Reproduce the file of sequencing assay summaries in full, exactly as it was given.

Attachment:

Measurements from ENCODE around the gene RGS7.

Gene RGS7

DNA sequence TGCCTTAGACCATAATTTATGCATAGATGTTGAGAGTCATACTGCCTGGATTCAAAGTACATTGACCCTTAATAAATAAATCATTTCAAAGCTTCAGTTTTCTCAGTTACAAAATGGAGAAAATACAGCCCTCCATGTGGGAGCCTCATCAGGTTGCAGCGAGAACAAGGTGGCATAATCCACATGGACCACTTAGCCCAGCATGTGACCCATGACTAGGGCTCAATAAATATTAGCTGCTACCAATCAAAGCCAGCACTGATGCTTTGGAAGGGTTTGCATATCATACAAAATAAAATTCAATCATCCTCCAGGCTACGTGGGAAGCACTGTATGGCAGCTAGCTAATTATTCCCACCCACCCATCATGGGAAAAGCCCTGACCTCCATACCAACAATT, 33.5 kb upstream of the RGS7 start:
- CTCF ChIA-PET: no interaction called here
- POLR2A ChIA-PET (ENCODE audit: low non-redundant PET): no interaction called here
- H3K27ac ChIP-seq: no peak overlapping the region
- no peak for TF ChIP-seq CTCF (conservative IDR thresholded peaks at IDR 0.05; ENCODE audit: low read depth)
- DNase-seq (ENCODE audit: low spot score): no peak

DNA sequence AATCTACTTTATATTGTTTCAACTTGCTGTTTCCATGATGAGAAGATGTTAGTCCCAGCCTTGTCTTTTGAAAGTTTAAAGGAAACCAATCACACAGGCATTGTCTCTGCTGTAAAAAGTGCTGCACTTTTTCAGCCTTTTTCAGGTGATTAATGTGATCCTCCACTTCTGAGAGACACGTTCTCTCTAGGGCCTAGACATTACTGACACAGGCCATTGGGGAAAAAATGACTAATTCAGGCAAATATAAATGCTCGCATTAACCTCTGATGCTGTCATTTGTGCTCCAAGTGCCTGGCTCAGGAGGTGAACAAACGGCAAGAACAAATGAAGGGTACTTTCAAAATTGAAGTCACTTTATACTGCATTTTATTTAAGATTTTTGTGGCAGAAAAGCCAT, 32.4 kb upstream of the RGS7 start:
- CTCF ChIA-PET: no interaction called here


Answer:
Measurements from ENCODE around the gene RGS7.

Gene RGS7

DNA sequence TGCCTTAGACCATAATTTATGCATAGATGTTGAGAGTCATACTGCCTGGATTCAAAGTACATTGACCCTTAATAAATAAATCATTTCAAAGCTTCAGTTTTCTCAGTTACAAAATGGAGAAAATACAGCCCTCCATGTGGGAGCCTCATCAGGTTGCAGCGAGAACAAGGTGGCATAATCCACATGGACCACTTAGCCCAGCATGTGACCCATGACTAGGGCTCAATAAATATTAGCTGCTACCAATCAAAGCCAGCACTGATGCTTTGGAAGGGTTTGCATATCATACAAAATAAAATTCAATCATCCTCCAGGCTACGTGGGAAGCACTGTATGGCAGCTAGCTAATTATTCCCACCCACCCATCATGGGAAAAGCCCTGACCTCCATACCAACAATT, 33.5 kb upstream of the RGS7 start:
- CTCF ChIA-PET: no interaction called here
- POLR2A ChIA-PET (ENCODE audit: low non-redundant PET): no interaction called here
- H3K27ac ChIP-seq: no peak overlapping the region
- no peak for TF ChIP-seq CTCF (conservative IDR thresholded peaks at IDR 0.05; ENCODE audit: low read depth)
- DNase-seq (ENCODE audit: low spot score): no peak

DNA sequence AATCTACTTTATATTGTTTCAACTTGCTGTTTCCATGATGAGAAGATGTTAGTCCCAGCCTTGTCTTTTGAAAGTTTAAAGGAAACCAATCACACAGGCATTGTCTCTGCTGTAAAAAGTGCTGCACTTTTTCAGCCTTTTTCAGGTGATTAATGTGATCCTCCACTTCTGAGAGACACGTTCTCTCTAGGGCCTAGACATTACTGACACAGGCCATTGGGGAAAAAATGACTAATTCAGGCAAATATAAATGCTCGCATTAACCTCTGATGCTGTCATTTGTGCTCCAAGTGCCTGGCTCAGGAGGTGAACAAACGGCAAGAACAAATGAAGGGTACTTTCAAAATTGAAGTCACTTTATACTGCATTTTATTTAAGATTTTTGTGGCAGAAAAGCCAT, 32.4 kb upstream of the RGS7 start:
- CTCF ChIA-PET: no interaction called here